by Sis. Teresa Poucher
A child’s first expression is a cry or a scream. A cry is primal, and very natural. A mother knows the cry of her child, whether it is angry or hurt, by the pitch. Researchers have found that the higher the volume of a scream, the higher the threat associated with it. Normal speech is about four or five hertz, screams can be between 30 and 150 hertz.
Our brain doesn’t interpret screams the same way as it does other sounds. Screams are sent to your brain’s pain-processing sector. Screams seem to activate the fear and pain processing sectors of your brain.
My husband and I were driving by a fire station one day and a fire truck happened to come out and sound its horn. It scared me so badly my chest hurt. Horns weren’t put on cars to tell a person off. They are there to alert you of impending danger. Years ago, they came out with melodious horns. They were cute, but they never made me feel threatened.
We took karate and it was hard to “kiai” (“key-eye” — to shout or yell in karate.) ‘Felt ‘pertty’ silly. Your kiai is very personal, it sounds a little different than anyone else’s kiai. It’s a must in karate. It helps you to breathe properly, it gives you more power, helps you focus, thus reducing your anxiety, and intimidates the enemy.
What does this have to do with the Bible? When we hear a preacher say we need to shout, we usually think of people dancing. These are two different things.
Today, we are talking about shouting out, a war cry, or screaming. “In his right hand is the lot marked for Jerusalem: to set battering rams, to open the mouth calling for destruction, to lift up the voice with a war cry, to set battering rams against the gates, to put up assault ramps, and to build siege walls.” (Ezekiel 21:22, Amplified Bible)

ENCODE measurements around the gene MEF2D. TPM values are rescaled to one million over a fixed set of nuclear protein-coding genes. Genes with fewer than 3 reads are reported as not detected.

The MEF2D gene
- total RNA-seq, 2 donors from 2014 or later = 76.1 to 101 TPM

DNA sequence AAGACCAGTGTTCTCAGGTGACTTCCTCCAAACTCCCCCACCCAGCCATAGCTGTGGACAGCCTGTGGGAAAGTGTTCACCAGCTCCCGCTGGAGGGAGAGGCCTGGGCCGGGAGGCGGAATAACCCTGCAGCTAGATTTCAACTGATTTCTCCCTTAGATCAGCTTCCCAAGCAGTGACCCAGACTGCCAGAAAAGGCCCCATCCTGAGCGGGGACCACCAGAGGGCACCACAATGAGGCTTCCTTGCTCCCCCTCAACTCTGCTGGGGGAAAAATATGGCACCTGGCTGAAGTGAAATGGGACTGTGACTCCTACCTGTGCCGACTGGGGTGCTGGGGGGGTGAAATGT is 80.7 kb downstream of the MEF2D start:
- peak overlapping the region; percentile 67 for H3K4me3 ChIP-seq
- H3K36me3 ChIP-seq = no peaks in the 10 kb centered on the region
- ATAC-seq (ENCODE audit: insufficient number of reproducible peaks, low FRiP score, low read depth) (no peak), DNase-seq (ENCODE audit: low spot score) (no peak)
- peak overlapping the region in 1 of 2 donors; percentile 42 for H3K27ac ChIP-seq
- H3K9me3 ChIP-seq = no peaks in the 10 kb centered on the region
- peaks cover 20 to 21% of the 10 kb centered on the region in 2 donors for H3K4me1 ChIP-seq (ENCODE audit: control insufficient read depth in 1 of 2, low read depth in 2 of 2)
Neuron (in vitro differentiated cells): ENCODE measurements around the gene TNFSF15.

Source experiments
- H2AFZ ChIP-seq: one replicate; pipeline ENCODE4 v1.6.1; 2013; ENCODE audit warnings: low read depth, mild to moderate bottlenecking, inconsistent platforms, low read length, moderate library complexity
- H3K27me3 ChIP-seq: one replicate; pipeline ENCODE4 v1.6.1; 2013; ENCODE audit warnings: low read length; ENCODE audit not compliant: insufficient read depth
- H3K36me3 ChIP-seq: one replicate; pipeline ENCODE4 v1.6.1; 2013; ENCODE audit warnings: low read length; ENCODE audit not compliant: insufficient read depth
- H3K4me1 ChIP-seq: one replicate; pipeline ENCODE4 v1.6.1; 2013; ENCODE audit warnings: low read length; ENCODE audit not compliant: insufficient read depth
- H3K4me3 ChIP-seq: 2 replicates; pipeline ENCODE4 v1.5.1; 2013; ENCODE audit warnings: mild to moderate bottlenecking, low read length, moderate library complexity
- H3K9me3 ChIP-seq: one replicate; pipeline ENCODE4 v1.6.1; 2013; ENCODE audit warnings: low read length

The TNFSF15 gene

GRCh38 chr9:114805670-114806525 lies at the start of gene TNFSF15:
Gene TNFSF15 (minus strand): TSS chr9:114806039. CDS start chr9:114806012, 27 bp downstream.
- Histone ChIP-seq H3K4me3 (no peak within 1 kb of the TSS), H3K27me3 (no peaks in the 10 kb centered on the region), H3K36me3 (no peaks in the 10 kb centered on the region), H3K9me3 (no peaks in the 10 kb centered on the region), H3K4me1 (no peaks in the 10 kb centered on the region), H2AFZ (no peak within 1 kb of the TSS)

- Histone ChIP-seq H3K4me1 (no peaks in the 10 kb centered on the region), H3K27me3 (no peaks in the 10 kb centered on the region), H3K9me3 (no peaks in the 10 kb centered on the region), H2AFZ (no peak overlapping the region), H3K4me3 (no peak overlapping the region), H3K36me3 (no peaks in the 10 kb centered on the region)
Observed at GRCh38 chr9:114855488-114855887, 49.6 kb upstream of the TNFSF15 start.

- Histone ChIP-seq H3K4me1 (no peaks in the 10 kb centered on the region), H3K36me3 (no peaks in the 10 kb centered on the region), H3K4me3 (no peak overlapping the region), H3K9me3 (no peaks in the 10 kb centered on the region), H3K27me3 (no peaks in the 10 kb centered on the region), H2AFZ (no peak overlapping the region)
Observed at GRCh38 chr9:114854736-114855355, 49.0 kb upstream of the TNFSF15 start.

“The Lord shall go forth as a mighty man, he shall stir up jealousy like a man of war: he shall cry, yea, roar; he shall prevail against his enemies.” (Isaiah 42:13) Why did he prevail? Maybe it was the roar, the cry, or the shout.
Psalms 32:7, “Thou art my hiding place; thou shalt preserve me from trouble; thou shalt compass me about with songs of deliverance. Selah.” (Strong’s Concordance defines “songs” in this instance [H7442] to be a “shout” of deliverance.)
Also see Joshua 6:20: “So the people shouted when the priests blew with the trumpets: and it came to pass, when the people heard the sound of the trumpet, and the people shouted with a great shout, (Strong’s defines “shout” here [H7321] as a “war cry”) that the wall fell down flat, so that the people went up into the city, every man straight before him, and they took the city.”
The enemy will try to muzzle your shout. He’ll tell you it’s stupid, that everyone will look at you or think you’re crazy. When in reality, it will set you free. It will also encourage others to worship, rejoice, and get the victory. It will break chains and tear down walls. You scream at your spouse when he’s about to hit another vehicle and you scream at your kids when they’re about to run into the street –
Why not scream for the victory!